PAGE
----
Here are some options you could consider:

  • Direct your inheritance towards your retirement plans: If feasible, explore the option of fully funding your tax-advantaged retirement account, like a 401(k) or traditional IRA, up to the maximum contribution limit. This includes taking advantage of catch-up contributions if you’re over 50.
  • Establish an Emergency Fund: Accumulating savings equal to 3-6 months’ worth of expenses in a money market account can transform significant emergencies into minor inconveniences, providing you with financial security during unexpected situations.
  • Invest in Your Children’s Education: While there are numerous strategies to cover college costs without dipping into your inheritance, if you’ve lagged in saving for your kids’ education, consider allocating a portion of your inheritance into an Education Savings Account (ESA) or a 529 plan. This way, you can catch up on building a fund for your child’s college education.
  • Mutual Funds: Mutual funds offer a means to diversify your investments across various securities, including both bonds and stocks. Expert fund managers handle the investments for you, distributing them across different companies and industries to help minimize risks.
  • Exchange-Traded Funds (ETFs): ETFs share numerous characteristics with mutual funds. With ETFs, you invest in a pool of stocks to achieve diversification. They are generally more liquid, and it’s common to experience better returns when holding them for the long term.
  • Index Funds: Index funds, whether in the form of mutual funds or ETFs, are designed to track specific sectors of the economy, aiming to provide broad returns. Widely recognized index fund choices include the S&P 500 Index and the Nasdaq 100.
  • Individual Stocks: Stocks are known for their volatility, offering both substantial growth potential and a significant risk of loss. If you opt for investing in individual companies, consider allocating a predetermined portion of your portfolio, perhaps around 5%, to these high-risk investments, while the other 95% can consist of assets like your 401(k), IRA, mutual funds, and bonds.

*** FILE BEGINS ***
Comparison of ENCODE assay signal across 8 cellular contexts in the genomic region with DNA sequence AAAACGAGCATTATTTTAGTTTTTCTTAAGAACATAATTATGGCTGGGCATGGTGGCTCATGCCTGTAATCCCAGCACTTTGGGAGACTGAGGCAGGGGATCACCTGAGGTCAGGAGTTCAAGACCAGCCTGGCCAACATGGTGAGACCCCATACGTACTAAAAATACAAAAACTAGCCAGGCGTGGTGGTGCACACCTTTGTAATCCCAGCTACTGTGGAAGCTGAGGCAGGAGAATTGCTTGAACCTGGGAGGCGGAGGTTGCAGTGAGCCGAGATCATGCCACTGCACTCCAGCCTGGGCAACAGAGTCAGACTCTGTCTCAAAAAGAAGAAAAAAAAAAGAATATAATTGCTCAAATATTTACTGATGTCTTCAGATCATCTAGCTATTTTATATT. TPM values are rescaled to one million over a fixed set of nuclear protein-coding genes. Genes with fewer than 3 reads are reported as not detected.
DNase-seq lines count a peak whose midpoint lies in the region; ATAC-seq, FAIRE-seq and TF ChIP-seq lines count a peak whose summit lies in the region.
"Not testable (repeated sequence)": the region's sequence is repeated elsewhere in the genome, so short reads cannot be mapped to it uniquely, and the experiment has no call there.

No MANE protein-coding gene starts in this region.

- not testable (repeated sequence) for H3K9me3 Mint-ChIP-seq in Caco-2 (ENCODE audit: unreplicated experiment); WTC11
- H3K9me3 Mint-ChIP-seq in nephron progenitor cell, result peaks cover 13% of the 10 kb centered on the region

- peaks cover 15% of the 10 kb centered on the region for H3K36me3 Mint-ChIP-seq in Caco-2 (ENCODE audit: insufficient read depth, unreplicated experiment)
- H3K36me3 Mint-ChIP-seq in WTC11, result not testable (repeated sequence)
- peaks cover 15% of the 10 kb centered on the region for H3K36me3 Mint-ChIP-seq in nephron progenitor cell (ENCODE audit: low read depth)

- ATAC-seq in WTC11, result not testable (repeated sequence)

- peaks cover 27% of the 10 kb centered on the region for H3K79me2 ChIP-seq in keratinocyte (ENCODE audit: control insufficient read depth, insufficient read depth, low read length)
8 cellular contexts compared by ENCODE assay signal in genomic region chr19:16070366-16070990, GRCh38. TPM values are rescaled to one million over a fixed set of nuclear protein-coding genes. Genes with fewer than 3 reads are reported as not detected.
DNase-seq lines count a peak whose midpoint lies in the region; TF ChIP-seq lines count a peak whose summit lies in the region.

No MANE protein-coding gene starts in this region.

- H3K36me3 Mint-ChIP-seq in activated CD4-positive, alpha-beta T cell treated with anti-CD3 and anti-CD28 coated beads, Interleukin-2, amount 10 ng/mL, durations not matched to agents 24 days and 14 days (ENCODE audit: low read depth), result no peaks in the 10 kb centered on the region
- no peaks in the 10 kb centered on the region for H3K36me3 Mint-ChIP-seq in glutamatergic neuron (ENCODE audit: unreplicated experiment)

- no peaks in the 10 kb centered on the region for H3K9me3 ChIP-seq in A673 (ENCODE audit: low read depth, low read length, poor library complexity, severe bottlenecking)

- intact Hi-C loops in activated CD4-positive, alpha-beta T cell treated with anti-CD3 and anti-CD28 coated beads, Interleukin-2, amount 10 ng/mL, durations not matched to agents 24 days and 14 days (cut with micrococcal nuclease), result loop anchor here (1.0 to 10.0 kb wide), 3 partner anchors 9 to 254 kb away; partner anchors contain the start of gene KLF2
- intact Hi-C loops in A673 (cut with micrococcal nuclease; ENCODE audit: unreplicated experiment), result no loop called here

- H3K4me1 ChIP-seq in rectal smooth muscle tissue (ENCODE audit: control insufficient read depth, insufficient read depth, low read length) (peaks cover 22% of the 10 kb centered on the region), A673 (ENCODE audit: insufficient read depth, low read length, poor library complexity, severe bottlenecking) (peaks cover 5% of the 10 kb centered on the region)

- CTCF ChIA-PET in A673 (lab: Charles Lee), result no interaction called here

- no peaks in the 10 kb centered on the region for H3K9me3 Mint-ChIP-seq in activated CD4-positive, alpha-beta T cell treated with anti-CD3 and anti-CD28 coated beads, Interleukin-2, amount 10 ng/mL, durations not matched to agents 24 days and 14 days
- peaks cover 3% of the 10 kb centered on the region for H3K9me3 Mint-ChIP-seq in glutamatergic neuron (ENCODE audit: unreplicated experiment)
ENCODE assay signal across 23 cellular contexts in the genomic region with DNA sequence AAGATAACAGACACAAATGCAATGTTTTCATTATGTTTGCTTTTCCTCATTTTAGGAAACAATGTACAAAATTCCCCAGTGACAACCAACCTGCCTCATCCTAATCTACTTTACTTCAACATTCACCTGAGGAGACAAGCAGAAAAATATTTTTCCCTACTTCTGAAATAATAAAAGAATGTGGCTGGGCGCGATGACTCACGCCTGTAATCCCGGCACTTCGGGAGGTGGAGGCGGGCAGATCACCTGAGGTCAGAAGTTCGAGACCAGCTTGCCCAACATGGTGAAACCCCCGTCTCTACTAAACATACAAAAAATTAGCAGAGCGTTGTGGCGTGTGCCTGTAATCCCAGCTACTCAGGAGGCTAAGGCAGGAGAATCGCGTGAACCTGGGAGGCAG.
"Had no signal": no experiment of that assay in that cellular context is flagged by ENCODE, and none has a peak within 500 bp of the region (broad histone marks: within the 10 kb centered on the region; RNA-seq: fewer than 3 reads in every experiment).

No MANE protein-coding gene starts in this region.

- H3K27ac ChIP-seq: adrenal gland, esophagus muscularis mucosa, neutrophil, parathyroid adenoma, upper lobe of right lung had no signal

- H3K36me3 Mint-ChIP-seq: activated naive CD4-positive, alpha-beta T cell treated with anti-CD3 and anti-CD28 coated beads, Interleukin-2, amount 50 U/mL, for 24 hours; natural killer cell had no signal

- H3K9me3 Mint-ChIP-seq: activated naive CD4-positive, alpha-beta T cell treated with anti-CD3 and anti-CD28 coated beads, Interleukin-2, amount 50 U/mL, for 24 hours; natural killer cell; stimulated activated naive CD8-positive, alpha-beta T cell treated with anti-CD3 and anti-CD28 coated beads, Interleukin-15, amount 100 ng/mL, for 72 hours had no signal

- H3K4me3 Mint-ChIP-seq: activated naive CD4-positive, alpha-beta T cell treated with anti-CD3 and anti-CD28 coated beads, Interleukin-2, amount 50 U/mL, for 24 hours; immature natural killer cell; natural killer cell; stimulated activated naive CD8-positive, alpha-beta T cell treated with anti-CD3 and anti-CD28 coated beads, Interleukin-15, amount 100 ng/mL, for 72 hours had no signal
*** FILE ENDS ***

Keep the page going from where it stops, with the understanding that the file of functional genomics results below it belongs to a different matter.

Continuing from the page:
• Bonds: Bonds provide a secure means to invest your money and typically yield a relatively modest but predictable return. They can be employed to safeguard funds needed in the near future or to balance the more volatile components of your investment portfolio.
  • Real Estate Investment Trusts (REITs): REITs enable you to invest in commercial real estate companies and partake in the profits without the hands-on management responsibilities typically associated with real estate investment.

6. Resist Lifestyle Inflation

It’s natural to want to enjoy the fruits of your newfound wealth, but be cautious about dramatically increasing your spending. Avoid extravagant lifestyle changes that can quickly deplete your inheritance. For instance, while purchasing property may seem like a good investment, you’ll have to pay for the upkeep of that property plus property taxes.

Your inheritance can be a gift of lasting financial security when managed wisely. Seek professional guidance, create a thoughtful financial plan, and make deliberate choices to secure your financial future. If you’re uncertain about the best way to manage your inheritance, don’t hesitate to reach out to us at Hermance Law. We specialize in estate and crisis planning, including the smart management of inheritances. Your financial well-being is our priority.

Skip to content